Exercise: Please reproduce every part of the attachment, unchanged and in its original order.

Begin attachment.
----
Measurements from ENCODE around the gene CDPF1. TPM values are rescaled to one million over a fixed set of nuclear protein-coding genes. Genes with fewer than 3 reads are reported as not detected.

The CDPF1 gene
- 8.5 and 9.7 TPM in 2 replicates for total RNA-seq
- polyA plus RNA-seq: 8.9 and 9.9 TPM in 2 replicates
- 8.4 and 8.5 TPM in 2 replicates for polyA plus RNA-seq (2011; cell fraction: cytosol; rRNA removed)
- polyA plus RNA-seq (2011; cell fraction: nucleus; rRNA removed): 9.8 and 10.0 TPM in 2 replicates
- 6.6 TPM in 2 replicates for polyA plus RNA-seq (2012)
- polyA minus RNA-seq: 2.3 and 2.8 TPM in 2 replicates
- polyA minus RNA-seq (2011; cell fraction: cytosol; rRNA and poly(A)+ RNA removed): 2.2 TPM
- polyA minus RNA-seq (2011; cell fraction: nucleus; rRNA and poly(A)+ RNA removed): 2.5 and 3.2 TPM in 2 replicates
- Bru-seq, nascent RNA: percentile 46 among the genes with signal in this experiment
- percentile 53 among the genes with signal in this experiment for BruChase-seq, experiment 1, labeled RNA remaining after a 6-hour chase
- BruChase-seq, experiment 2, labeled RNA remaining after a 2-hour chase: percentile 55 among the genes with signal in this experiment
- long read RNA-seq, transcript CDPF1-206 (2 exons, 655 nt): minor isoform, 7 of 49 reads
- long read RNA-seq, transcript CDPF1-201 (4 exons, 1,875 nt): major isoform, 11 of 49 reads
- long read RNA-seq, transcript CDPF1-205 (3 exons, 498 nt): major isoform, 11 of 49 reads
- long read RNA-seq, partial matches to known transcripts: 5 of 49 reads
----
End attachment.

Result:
Measurements from ENCODE around the gene CDPF1. TPM values are rescaled to one million over a fixed set of nuclear protein-coding genes. Genes with fewer than 3 reads are reported as not detected.

The CDPF1 gene
- 8.5 and 9.7 TPM in 2 replicates for total RNA-seq
- polyA plus RNA-seq: 8.9 and 9.9 TPM in 2 replicates
- 8.4 and 8.5 TPM in 2 replicates for polyA plus RNA-seq (2011; cell fraction: cytosol; rRNA removed)
- polyA plus RNA-seq (2011; cell fraction: nucleus; rRNA removed): 9.8 and 10.0 TPM in 2 replicates
- 6.6 TPM in 2 replicates for polyA plus RNA-seq (2012)
- polyA minus RNA-seq: 2.3 and 2.8 TPM in 2 replicates
- polyA minus RNA-seq (2011; cell fraction: cytosol; rRNA and poly(A)+ RNA removed): 2.2 TPM
- polyA minus RNA-seq (2011; cell fraction: nucleus; rRNA and poly(A)+ RNA removed): 2.5 and 3.2 TPM in 2 replicates
- Bru-seq, nascent RNA: percentile 46 among the genes with signal in this experiment
- percentile 53 among the genes with signal in this experiment for BruChase-seq, experiment 1, labeled RNA remaining after a 6-hour chase
- BruChase-seq, experiment 2, labeled RNA remaining after a 2-hour chase: percentile 55 among the genes with signal in this experiment
- long read RNA-seq, transcript CDPF1-206 (2 exons, 655 nt): minor isoform, 7 of 49 reads
- long read RNA-seq, transcript CDPF1-201 (4 exons, 1,875 nt): major isoform, 11 of 49 reads
- long read RNA-seq, transcript CDPF1-205 (3 exons, 498 nt): major isoform, 11 of 49 reads
- long read RNA-seq, partial matches to known transcripts: 5 of 49 reads